Detecting Fraudulent Skype Users via Machine Learning
As part of my Data Science class with General Assembly, we each gave a presentation about a real-world application of data science. My talk was about using machine learning to detect fraud on Skype, and was based upon an excellent paper by Microsoft Research published in November 2013.
Although Skype already had measures in place to detect fraud (e.g., credit card fraud, spam instant messages), the research team's goal was to improve the detection of "stealthy fraudulent users" that evade Skype's defenses for a prolonged period. They built a machine learning classifier that flagged potentially fraudulent users, and was able to detect 68% of these users with a false positive rate of 5%. The novelty in their approach was the fusing of disparate data types (profile information, Skype product usage, and Skype social activity) into a single classifier.
My presentation slides are embedded below, and are also available on Speaker Deck.
If you enjoyed the slides and would like more details, Microsoft's research paper provides a great introduction to the modern machine learning workflow and does not require a statistics background to understand. Alternatively, you can read a less technical article summarizing the paper.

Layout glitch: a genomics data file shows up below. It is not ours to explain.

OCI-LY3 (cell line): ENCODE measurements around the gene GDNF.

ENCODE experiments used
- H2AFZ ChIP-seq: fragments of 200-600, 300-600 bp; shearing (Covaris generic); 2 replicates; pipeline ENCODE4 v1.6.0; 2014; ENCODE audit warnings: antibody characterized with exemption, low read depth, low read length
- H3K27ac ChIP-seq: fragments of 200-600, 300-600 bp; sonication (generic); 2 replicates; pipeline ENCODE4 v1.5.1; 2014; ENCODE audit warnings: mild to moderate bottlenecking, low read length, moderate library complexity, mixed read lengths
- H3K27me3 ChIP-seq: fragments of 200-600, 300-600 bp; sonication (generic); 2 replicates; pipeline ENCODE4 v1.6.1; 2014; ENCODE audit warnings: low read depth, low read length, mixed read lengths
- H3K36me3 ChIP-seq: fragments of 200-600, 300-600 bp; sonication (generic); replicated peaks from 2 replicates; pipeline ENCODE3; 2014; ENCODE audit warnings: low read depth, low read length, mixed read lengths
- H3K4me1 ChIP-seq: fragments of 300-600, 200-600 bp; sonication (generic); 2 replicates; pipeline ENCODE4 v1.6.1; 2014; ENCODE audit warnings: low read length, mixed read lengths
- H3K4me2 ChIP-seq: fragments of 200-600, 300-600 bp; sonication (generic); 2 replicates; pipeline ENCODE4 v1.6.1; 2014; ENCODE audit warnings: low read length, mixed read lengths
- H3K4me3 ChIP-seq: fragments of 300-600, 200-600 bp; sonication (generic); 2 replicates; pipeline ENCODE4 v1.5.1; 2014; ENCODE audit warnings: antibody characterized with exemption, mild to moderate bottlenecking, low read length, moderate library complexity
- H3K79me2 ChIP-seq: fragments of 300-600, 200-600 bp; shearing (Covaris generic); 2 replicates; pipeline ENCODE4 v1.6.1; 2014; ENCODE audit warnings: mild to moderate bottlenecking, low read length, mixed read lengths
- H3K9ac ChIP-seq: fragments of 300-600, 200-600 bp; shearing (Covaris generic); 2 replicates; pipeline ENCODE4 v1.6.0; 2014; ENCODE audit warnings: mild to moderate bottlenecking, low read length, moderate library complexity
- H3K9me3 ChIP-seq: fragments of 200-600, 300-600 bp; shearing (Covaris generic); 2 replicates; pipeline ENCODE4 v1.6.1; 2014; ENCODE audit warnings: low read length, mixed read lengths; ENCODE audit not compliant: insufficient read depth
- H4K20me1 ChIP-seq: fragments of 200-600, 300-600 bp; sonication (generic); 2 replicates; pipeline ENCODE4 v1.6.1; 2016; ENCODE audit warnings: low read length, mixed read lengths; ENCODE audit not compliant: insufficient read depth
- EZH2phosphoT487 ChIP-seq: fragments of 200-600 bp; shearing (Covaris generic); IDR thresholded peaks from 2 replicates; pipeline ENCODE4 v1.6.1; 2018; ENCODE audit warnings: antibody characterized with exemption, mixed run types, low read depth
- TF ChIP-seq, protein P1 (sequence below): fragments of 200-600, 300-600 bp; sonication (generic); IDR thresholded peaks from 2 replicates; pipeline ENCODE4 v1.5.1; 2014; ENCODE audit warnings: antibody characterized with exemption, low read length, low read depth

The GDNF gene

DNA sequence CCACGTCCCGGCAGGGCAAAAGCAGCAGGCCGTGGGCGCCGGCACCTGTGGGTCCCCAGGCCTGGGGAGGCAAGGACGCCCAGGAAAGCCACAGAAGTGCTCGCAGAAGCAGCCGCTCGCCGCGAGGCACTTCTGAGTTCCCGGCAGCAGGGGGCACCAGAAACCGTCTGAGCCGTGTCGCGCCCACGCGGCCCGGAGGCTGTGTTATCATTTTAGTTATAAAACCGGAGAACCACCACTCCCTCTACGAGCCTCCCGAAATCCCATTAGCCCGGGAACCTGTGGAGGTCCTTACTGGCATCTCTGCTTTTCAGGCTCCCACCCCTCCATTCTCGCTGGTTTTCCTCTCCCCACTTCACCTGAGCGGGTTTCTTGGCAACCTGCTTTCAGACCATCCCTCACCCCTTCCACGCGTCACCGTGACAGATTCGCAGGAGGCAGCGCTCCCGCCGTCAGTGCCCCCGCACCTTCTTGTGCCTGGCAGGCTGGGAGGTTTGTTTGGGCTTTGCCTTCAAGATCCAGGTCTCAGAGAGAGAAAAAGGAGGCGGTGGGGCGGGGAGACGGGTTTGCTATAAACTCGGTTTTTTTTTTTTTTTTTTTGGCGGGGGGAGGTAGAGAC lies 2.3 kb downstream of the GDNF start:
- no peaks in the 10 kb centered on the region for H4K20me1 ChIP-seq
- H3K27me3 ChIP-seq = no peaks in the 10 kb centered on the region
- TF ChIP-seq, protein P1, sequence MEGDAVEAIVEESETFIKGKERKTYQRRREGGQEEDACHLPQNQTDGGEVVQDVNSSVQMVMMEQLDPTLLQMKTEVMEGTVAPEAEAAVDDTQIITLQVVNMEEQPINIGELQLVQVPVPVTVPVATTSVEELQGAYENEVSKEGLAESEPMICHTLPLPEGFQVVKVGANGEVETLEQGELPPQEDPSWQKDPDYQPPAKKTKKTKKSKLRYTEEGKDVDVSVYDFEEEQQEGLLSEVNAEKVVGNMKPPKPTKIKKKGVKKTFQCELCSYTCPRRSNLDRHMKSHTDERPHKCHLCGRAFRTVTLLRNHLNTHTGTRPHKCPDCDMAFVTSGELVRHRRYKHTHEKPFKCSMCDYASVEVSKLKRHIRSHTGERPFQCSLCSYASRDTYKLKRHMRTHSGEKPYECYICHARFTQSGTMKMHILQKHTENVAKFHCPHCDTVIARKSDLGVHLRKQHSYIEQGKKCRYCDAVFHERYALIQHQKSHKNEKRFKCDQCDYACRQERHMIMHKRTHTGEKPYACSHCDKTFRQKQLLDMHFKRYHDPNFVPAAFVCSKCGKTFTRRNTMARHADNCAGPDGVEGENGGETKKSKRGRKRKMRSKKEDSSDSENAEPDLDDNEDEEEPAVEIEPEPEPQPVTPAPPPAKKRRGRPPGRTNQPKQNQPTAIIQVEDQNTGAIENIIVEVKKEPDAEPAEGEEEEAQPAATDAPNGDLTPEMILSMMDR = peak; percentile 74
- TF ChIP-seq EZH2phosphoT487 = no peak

If you would like to read about other applications of machine learning, here are a few of my favorite articles:
- How a Math Genius Hacked OkCupid to Find True Love (WIRED)
- Essay-Grading Software Offers Professors a Break (New York Times)
- 23andMe's Newest Feature Explores Your Ancestry (23andMe Blog)
- Netflix Prize (Wikipedia)
- A $1 Million Research Bargain for Netflix, and Maybe a Model for Others (New York Times)
For a longer list of articles and research papers like these, check out the GitHub repository for my Data Science class!
Detecting Fraudulent Skype Users via #MachineLearning: https://t.co/u8BHwkksmR Useful intro to #DataScience workflow pic.twitter.com/IR3wMqCe8N— Kevin Markham (@justmarkham) July 9, 2016